Monday, May 15, 2017

Sad News at the Little College in the Orange Groves



Sad news today at the little college in the orange groves: the campus learned of the death of a student who distinguished herself as a leader, scholar and friend.

Rebel Girl waited outside the classroom of a colleague to tell her. The colleague, still fairly junior, observed that this was the first time she had "lost" a student.

Lots of tears today in the new Liberal Arts building from students, staff and instructors.

When Rebel Girl got home,  she looked up this old essay of hers, written ten years ago. For what's it worth, here it is. It recalls her own first "lost" student, and the ones that followed.  She observes that they don't teach you about this in grad school. She is grateful today to have such colleagues as the ones she shed tears with, the ones who sat with their students and listened to their fresh grief.

Pedagogy of the Deceased


I did not go to my student's funeral today despite rising at 4:30 a.m. intending to. It was dark then, December dark and deeply cold in the Southern California foothills where I live, and I built a fire in the fireplace and read yesterday's newspaper and waited for today's to arrive. When it did, I read it too, both the Los Angeles Times and the New York Times and by that time – just after six – the sun started to come up over the hills and I made yet a third cup of coffee. A local man who had gone for a walk in the foothills was still missing and the search would continue at sunrise. I had seen the helicopters the day before. The local NPR station predicted a day of sunshine followed by clouds and the first real rain of the season later tonight. I had papers to grade. I hoped the missing man would be found before the rain came.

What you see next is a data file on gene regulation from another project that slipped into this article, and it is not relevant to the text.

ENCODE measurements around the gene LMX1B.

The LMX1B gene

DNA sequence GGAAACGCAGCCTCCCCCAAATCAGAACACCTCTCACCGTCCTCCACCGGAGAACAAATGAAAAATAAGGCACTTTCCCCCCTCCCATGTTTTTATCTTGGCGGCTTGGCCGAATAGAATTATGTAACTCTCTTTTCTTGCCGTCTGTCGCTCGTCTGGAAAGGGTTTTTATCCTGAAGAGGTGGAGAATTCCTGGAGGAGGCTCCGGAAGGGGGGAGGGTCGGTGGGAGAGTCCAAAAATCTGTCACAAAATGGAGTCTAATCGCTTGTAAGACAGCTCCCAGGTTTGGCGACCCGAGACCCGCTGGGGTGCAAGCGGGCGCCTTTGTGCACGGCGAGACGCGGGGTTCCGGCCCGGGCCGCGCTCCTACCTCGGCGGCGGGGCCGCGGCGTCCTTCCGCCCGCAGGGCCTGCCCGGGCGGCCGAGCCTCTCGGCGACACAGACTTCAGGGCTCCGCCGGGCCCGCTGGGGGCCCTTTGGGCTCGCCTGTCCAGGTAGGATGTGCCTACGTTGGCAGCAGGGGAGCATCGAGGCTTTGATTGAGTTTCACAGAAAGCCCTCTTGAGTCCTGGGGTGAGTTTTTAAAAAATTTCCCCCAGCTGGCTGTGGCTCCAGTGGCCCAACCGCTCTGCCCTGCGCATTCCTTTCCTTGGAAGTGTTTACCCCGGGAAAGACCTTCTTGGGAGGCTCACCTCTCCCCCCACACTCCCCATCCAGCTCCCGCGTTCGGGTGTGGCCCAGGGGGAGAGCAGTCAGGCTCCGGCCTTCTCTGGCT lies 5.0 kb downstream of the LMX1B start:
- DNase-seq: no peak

About this time, at the semester's end, I tell my community college students that I always think of them as mine even when they go on to other teachers and transfer to the university, even if they arrived at my class after studying closely with others in our department, even if we didn't especially get along. I warn them: "I will see you walking across campus and I'll point you out to whomever I am with and you maybe even hear me say, 'That's one of mine.'" Their faces stiffen.

"I mean well," I explain, "even if it makes you cringe a bit, even if it sounds, well, too proprietary. I am proud of you. You have rights to me. Stay in touch. Let me know how it goes, and where you go. I write terrific letters of recommendation. If I can be of help, you know where to find me." Yes, at the end of it all, no matter what they have put me through and no matter what they have put up with from me, I stand at the podium and offer those words.

And I mean them, more or less. More for some students, less for others. I admit, I am not entirely honest here. No, some students I do not think of as "mine." These are the students who, despite my efforts to reach and teach, sometimes fail, or just scrape by, or maybe even excel, but somehow after our 16 weeks together, we haven't made a connection. Perhaps I recite those words, covering the whole class with a kind of appreciative blanket, because I hope that even as those students move on, we might still connect somehow. Instruction doesn't end in the classroom. Neither does a relationship between student and teacher. I believe that.

When I went into teaching nobody warned me that my students would die. Maybe they didn't think the obvious was worth mentioning. My UC Irvine professors and colleagues introduced me to modes of instructional delivery; they taught us student retention strategies; they reviewed methods of measuring student success and accurate evaluations of student work, these days ominously characterized as "student learning outcomes;" they discussed how to locate authority in the classroom and how to embrace means of de-centering the authoritarian classroom; they droned on about writing as process and not product; they invoked a triumvirate of composition deities and their holy texts: Peter Elbow of Writing without Teachers, Mina Shaunessey of Errors and Expectations and Paulo Freire of Pedagogy of the Oppressed.